May 26, 2017, by Brigitte Nerlich
SBRC symposium: Synbio, metaphors and responsibility
On Monday this week (22 May, 2017) our Synthetic Biology Research Centre symposium on metaphors, synthetic biology and responsibility took place at the East Midlands Conference Centre at the University of Nottingham. The weather was marvellous and showed off University Park in all is spring glory. We started with a pre-conference dinner which, in a way, set the tone for the symposium: conviviality and hospitality. The symposium was organised by Carmen McLeod and Louise Dynes and I am extremely grateful for their work and enthusiasm. Thanks go also to Aleksandra Stelmach (Nottingham) and Barbara Ribeiro (Manchester) for helping to chair sessions and to Les Levidov (Open University) for asking thought-provoking questions.
Throughout the conference, people from all backgrounds across the natural and social sciences, arts and humanities spectrum happily mingled and conversed with one another. Most importantly though, they were hospitable to each other’s ideas and approaches. They listened, learned and laughed.
Speakers and participants came from towns across the UK (Nottingham, Bristol, Cambridge, Manchester, Edinburgh, Lancaster, London), from countries across Europe (the UK, Spain, Germany, The Netherlands) and even from the US. One speaker attended the conference virtually, while at the same time being anesthetised for a little operation. As he said in the audio-file he sent us, this was his first conference paper given while being unconscious.
Participants work in a variety of disciplines, fields and endeavours, such as microbiology, genetics and genomics, synthetic biology, Science and Technology Studies, history of science, philosophy, linguistics, science and health communication, the arts… – sometimes in several of these simultaneously.
Everybody contributed to the exploration of the interrelations between metaphors/language, synthetic biology and responsibility. Many explored the dangers and pitfalls of metaphors; some defended their usefulness for ‘energising’ science and society and the media. Some managed to speak, quite enthusiastically, two languages at the same time, for example that of yeast science and that of societal metaphor analysis – something I myself can only aspire to (but never achieve!). Quite a few delved into the history of synthetic biology and the history of science to illuminate the philosophical and linguistic roots of present-day scientific thinking and working. We heard about Loeb, Leduc, Oparin, Haldane, Schrödinger and many more, as well as about developments ranging from prebiotic chemistry to metabolic networks and beyond.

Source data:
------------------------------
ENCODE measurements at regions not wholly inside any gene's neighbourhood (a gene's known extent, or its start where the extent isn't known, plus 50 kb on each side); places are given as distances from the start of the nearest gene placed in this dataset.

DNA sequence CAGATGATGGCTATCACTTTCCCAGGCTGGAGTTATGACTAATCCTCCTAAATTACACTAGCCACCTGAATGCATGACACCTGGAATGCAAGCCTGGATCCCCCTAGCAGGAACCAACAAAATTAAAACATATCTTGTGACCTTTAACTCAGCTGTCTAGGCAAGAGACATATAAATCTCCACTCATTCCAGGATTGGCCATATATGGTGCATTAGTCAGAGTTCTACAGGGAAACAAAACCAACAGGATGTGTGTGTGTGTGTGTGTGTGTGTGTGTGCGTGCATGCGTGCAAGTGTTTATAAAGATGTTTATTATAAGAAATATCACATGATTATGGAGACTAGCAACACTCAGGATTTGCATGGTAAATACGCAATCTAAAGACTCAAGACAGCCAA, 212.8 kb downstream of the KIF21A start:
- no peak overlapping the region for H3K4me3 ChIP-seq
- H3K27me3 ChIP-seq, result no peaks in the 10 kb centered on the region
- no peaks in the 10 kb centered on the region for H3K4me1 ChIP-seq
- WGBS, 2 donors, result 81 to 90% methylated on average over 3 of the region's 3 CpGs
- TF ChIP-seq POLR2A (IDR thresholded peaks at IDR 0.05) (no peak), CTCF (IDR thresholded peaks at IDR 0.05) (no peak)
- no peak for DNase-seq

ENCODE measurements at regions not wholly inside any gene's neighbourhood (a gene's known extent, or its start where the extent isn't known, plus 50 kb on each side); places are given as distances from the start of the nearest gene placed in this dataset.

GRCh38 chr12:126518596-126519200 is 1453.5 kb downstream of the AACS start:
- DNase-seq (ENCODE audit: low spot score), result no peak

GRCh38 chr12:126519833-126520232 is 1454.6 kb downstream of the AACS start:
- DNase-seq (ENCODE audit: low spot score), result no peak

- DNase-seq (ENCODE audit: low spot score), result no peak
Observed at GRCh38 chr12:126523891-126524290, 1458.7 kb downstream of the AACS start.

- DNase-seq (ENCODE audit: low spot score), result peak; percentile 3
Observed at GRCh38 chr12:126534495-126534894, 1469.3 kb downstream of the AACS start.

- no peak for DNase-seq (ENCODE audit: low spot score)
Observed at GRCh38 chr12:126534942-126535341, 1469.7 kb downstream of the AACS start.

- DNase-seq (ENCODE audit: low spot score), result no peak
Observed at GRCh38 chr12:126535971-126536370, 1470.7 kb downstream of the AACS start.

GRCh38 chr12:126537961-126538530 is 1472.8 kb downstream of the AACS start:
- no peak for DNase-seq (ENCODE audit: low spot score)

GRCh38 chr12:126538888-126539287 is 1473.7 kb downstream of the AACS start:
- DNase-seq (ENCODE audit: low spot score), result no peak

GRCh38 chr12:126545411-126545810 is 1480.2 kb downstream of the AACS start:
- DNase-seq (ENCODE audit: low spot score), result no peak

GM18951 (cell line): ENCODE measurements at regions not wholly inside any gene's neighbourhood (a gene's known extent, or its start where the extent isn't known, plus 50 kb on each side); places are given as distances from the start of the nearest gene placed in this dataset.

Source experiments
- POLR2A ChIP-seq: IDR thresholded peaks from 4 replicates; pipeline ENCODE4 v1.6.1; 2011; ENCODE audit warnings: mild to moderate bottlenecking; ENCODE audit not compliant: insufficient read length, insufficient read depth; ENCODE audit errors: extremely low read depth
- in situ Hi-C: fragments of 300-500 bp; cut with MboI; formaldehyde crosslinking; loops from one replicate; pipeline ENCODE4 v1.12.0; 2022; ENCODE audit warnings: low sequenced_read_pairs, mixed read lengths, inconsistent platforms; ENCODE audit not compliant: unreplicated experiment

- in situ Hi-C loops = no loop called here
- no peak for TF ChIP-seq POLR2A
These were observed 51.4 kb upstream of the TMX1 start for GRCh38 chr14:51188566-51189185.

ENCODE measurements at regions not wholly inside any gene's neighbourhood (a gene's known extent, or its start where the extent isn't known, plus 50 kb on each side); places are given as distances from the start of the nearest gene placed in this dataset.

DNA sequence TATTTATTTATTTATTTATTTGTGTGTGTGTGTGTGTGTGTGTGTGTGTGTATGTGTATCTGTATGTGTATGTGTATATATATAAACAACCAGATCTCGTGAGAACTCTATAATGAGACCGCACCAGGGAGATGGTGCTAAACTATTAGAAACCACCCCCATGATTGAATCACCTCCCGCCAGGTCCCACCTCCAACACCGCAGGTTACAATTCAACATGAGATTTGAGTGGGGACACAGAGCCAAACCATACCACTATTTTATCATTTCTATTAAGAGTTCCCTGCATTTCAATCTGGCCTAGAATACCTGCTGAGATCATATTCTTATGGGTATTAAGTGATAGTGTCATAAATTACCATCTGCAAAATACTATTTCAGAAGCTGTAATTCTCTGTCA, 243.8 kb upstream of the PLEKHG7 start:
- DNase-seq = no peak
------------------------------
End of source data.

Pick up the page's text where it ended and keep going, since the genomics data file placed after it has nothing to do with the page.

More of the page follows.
During the conference, I tried to tweet some of what the speakers said (but I am not really overly good at that) and captured these then in this storify account.
Jon Turney (Bristol), a science writer, provided ‘workbench’ intuitions into what it means to ‘do’ science writing with metaphors, talking in particular about his current assignment – to write a short overview of neuroscience. We got great insights into the historical layers of metaphors that have been used to talk about the brain, from a piano to a computer, about how far science writers can innovate responsibly when it comes to metaphors, given time and space constraint, and much more. Juli Peretó (Valencia), Joachim Boldt (Freiburg) and Martin Döring (Hamburg) explored foundational metaphors for synthetic biology, namely engineering and machine metaphors, from a history of science, a philosophical/ethical, and a linguistic/media point of view.
There were some interesting cross-overs, especially when Juli talked about how scientists tried to avoid using the phrase ‘creating life in a test-tube’ and how this attempt at avoiding hype misfired when US President Lyndon B. Johnson veered away from the script and announced that some geniuses at Stanford University had ‘created life in a test-tube’! Control over metaphors is as difficult as control over life, even back in 1967.